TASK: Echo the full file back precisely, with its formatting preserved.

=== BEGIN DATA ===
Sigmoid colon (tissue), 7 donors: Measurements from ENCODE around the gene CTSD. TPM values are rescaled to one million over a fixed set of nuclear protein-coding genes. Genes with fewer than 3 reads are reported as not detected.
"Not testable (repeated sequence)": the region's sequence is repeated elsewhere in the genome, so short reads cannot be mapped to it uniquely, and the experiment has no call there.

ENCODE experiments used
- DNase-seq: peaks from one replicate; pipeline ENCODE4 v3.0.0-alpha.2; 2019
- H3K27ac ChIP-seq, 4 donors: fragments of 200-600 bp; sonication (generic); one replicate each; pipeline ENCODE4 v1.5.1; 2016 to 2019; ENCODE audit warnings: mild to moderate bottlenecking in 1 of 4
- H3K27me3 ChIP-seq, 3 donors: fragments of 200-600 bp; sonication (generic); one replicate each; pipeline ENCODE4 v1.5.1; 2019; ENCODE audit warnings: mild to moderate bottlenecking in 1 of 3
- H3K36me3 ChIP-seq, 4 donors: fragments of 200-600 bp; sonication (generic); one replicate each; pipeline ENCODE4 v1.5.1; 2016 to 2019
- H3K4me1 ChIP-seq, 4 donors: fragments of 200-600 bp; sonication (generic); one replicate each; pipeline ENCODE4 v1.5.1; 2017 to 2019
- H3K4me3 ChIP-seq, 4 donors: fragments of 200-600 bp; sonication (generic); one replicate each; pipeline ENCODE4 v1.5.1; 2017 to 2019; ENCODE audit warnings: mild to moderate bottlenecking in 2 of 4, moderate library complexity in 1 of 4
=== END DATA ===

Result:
Sigmoid colon (tissue), 7 donors: Measurements from ENCODE around the gene CTSD. TPM values are rescaled to one million over a fixed set of nuclear protein-coding genes. Genes with fewer than 3 reads are reported as not detected.
"Not testable (repeated sequence)": the region's sequence is repeated elsewhere in the genome, so short reads cannot be mapped to it uniquely, and the experiment has no call there.

ENCODE experiments used
- DNase-seq: peaks from one replicate; pipeline ENCODE4 v3.0.0-alpha.2; 2019
- H3K27ac ChIP-seq, 4 donors: fragments of 200-600 bp; sonication (generic); one replicate each; pipeline ENCODE4 v1.5.1; 2016 to 2019; ENCODE audit warnings: mild to moderate bottlenecking in 1 of 4
- H3K27me3 ChIP-seq, 3 donors: fragments of 200-600 bp; sonication (generic); one replicate each; pipeline ENCODE4 v1.5.1; 2019; ENCODE audit warnings: mild to moderate bottlenecking in 1 of 3
- H3K36me3 ChIP-seq, 4 donors: fragments of 200-600 bp; sonication (generic); one replicate each; pipeline ENCODE4 v1.5.1; 2016 to 2019
- H3K4me1 ChIP-seq, 4 donors: fragments of 200-600 bp; sonication (generic); one replicate each; pipeline ENCODE4 v1.5.1; 2017 to 2019
- H3K4me3 ChIP-seq, 4 donors: fragments of 200-600 bp; sonication (generic); one replicate each; pipeline ENCODE4 v1.5.1; 2017 to 2019; ENCODE audit warnings: mild to moderate bottlenecking in 2 of 4, moderate library complexity in 1 of 4